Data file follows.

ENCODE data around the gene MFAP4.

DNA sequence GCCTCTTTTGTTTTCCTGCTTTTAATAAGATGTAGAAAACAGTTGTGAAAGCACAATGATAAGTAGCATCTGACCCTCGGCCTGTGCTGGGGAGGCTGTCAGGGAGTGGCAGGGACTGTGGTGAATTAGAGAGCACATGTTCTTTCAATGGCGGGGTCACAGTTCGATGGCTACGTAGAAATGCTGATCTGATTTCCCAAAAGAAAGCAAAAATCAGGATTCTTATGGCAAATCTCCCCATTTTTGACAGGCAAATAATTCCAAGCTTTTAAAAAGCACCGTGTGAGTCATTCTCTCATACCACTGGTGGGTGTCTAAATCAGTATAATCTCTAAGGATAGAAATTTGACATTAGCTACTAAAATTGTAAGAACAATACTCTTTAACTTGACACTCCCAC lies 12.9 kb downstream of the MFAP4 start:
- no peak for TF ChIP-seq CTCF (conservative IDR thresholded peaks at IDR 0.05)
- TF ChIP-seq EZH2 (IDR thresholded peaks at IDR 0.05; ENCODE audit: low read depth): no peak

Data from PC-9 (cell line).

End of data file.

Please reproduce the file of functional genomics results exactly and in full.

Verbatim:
ENCODE data around the gene MFAP4.

DNA sequence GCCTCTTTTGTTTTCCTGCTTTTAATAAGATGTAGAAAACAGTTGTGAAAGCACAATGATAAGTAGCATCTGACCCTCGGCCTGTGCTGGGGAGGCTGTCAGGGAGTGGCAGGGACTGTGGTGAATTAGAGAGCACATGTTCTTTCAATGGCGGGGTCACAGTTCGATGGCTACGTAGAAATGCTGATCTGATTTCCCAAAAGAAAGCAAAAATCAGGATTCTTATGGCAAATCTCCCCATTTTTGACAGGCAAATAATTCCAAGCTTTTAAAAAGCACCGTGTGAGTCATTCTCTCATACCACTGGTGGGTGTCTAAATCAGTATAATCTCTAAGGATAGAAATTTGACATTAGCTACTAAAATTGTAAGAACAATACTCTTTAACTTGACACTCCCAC lies 12.9 kb downstream of the MFAP4 start:
- no peak for TF ChIP-seq CTCF (conservative IDR thresholded peaks at IDR 0.05)
- TF ChIP-seq EZH2 (IDR thresholded peaks at IDR 0.05; ENCODE audit: low read depth): no peak

Data from PC-9 (cell line).